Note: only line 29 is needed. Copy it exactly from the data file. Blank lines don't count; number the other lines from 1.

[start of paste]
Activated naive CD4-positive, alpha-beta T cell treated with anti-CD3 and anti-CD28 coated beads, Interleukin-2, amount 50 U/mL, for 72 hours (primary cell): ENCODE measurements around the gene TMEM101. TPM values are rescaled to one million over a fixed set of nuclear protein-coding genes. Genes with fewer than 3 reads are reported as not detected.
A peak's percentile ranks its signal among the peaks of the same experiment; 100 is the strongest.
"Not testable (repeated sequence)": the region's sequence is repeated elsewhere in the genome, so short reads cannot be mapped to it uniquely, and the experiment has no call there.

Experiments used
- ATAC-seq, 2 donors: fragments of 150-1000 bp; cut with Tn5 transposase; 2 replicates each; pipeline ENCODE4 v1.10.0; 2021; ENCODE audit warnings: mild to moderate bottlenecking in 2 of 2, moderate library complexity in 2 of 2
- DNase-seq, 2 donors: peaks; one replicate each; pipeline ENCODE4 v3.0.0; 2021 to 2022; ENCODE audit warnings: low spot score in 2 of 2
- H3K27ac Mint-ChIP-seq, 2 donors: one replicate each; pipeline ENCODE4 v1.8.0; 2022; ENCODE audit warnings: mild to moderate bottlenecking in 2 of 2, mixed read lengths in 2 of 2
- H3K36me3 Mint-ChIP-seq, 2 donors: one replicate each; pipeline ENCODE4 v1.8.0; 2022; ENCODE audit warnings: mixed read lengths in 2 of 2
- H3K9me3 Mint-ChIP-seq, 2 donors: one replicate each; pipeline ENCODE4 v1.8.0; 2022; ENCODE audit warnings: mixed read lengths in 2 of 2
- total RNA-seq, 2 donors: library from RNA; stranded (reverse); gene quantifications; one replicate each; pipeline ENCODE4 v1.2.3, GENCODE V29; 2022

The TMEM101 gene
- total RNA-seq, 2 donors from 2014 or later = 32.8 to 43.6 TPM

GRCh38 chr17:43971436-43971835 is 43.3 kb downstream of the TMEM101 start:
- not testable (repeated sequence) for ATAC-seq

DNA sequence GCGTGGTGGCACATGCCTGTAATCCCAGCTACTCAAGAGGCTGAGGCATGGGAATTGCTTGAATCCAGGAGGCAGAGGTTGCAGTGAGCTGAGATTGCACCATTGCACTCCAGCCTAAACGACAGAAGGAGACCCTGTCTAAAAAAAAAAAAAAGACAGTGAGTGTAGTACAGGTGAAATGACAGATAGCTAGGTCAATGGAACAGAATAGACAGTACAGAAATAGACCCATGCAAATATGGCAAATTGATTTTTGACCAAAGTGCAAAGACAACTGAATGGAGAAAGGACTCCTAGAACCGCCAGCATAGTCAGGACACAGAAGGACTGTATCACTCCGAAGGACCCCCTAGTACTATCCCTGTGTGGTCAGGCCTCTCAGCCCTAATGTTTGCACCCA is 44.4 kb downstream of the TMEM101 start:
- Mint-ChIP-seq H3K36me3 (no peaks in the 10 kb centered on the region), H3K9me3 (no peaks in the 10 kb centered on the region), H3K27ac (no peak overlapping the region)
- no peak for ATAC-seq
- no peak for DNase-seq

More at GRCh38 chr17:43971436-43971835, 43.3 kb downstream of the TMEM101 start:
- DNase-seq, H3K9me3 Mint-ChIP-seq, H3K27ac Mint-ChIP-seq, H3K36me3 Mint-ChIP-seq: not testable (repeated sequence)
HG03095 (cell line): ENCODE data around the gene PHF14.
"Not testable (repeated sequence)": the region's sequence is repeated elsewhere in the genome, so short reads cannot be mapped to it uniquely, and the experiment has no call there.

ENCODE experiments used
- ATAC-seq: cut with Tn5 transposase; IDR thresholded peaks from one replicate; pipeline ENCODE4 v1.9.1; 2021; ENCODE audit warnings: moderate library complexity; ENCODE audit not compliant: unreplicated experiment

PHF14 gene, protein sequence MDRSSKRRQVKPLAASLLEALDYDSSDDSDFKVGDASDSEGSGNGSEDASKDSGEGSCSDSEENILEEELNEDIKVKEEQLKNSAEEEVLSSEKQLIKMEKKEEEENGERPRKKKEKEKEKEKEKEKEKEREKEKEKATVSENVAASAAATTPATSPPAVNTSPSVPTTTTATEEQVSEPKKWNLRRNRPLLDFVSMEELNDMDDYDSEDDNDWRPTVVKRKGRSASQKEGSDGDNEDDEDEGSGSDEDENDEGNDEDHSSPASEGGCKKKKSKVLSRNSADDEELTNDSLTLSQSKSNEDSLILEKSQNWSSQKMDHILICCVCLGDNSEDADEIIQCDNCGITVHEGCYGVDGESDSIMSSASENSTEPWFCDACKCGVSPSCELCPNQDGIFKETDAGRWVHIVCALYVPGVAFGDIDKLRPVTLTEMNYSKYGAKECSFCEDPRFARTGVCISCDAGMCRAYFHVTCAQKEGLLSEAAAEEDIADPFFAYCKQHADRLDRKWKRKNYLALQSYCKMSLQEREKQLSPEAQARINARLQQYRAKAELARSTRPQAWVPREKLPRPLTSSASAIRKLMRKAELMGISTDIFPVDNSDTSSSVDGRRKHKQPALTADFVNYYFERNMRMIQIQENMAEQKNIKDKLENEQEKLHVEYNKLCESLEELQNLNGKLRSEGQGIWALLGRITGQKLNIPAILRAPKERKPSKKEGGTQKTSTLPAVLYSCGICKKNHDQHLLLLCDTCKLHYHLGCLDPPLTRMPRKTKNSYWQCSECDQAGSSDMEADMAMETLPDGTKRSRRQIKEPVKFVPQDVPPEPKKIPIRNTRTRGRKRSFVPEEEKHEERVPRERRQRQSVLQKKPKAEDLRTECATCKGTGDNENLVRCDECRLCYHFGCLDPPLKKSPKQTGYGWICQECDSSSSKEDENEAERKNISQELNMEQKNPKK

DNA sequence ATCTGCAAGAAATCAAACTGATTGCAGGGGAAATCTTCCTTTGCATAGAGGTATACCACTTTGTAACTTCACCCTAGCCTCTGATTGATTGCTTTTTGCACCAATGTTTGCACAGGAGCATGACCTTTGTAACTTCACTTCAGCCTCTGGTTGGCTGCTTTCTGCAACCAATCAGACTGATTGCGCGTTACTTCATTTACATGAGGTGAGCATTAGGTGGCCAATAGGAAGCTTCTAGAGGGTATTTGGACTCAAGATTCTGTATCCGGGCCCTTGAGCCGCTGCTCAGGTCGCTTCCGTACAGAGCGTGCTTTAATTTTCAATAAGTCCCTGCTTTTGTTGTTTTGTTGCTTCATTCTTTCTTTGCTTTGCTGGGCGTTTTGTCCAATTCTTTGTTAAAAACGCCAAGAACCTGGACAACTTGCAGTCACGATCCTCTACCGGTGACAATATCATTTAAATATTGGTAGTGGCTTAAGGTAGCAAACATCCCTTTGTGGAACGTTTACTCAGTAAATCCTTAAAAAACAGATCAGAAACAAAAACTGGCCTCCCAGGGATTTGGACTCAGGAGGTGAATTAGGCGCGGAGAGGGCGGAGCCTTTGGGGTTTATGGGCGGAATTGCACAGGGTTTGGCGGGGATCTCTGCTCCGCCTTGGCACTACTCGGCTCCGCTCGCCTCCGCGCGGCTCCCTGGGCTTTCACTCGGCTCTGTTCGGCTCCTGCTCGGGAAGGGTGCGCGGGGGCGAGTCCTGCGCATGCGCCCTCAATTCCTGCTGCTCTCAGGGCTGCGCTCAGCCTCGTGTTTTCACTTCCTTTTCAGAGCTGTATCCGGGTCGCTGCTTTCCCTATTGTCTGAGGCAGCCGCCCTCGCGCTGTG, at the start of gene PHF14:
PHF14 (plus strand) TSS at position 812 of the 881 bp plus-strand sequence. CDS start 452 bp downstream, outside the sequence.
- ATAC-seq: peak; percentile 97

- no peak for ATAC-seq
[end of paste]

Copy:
- no peak for ATAC-seq